Aphids are sometimes referred to plant lice. These insects are garden pests that are small in size, and lead to wide scale destruction of crops in temperate regions. There are around 4,400 species of aphids belonging to 10 families. Out of these 4,400 species, only 250 cause serious damage to plants. As mentioned earlier, these pests are small in size and their length varies from 1 mm to10 mm.
The good news is that these pests have natural enemies, which include lady beetles, larvae of hoverflies, parasitic wasps, crab spiders, aphid midge larvae, lacewings, and certain fungi like Lecanicillium lecanii and the Entomophthorales. So, if you have these natural aphid predators in your garden, you can get some respite from the aphid menace.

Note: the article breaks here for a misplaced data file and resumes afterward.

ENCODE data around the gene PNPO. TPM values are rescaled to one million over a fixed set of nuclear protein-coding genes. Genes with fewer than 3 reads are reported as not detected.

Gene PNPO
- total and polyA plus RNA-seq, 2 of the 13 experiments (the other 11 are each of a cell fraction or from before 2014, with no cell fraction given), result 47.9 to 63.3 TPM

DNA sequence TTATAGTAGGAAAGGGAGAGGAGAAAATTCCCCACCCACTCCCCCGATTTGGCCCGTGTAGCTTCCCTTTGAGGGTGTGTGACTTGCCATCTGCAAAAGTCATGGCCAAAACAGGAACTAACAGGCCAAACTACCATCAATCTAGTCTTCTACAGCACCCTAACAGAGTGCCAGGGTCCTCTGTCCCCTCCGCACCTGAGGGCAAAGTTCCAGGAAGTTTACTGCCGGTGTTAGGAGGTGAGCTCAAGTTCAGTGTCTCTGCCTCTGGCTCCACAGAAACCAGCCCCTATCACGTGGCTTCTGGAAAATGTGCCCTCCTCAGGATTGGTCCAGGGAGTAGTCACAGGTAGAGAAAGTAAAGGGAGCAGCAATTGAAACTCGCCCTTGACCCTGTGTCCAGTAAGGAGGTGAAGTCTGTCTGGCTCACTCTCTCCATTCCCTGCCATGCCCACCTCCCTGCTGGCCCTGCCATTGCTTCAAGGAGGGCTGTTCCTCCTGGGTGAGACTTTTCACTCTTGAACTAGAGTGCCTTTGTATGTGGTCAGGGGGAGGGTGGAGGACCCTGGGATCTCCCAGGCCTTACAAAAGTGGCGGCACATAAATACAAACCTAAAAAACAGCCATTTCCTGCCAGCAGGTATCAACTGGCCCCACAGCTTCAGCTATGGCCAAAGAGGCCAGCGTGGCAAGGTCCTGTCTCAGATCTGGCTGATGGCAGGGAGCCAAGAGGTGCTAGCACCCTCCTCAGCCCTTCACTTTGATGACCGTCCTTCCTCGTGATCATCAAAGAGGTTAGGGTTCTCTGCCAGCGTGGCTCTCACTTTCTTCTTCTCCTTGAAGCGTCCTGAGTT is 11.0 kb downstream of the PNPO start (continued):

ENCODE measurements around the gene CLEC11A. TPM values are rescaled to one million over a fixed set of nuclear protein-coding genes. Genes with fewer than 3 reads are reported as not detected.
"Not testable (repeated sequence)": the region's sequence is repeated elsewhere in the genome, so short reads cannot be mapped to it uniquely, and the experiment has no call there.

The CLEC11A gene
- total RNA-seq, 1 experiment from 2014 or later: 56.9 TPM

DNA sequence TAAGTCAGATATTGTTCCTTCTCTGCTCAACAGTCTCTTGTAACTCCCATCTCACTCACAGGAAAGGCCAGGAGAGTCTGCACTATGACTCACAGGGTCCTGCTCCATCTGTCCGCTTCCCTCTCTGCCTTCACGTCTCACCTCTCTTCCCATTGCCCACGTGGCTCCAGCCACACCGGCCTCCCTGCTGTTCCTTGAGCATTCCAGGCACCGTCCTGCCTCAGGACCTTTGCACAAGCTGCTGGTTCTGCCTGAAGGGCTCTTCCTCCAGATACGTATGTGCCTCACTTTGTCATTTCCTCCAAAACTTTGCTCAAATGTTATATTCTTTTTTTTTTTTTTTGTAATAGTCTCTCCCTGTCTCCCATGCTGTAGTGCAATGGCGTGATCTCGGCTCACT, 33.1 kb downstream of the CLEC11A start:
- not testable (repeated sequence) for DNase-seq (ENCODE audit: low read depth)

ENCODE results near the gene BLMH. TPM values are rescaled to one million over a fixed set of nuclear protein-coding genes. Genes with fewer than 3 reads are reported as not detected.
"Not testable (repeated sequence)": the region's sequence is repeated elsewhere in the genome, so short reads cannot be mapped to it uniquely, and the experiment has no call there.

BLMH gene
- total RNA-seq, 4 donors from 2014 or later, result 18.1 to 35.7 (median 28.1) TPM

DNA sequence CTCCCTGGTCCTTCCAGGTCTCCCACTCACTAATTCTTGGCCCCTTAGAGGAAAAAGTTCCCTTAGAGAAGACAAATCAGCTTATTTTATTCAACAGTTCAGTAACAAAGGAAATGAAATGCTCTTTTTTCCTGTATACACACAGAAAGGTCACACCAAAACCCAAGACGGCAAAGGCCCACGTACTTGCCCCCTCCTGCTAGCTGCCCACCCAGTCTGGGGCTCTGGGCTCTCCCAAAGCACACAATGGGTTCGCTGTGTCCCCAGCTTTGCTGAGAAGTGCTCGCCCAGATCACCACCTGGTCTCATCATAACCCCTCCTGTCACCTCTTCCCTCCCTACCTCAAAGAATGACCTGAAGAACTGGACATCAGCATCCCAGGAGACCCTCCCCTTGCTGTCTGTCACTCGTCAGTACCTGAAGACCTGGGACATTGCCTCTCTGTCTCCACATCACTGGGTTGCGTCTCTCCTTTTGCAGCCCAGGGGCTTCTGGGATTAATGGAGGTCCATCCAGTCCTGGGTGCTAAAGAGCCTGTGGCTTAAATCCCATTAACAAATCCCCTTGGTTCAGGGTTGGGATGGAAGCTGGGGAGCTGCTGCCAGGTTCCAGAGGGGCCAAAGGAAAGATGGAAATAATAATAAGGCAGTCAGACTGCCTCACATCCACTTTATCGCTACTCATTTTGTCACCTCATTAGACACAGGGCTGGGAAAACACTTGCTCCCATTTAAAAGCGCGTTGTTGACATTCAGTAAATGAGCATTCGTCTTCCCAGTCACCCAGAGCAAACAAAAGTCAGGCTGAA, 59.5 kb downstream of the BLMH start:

Although aphids are present all over the world, they are more abundant in temperate regions. The diversity of the species is less in tropical regions when compared to the temperate regions. They can travel great distances using natural wind. For instance, the currant lettuce aphid is said to have reached Tasmania from New Zealand. Aphids also spread through human transportation when infected plants are taken from one place to another.
Aphids suck nutrients from plants and end up making them lifeless. These insects have been roaming the face of the earth for a very long time. According to some fossil records, they have been inhabiting the planet for nearly 280 million years. However, the oldest fossil recovered was from the Triassic era, which was more than 220 million years ago. Over the centuries, these pesky and destructive pests have undergone evolutionary changes to adapt to their ever changing environment.
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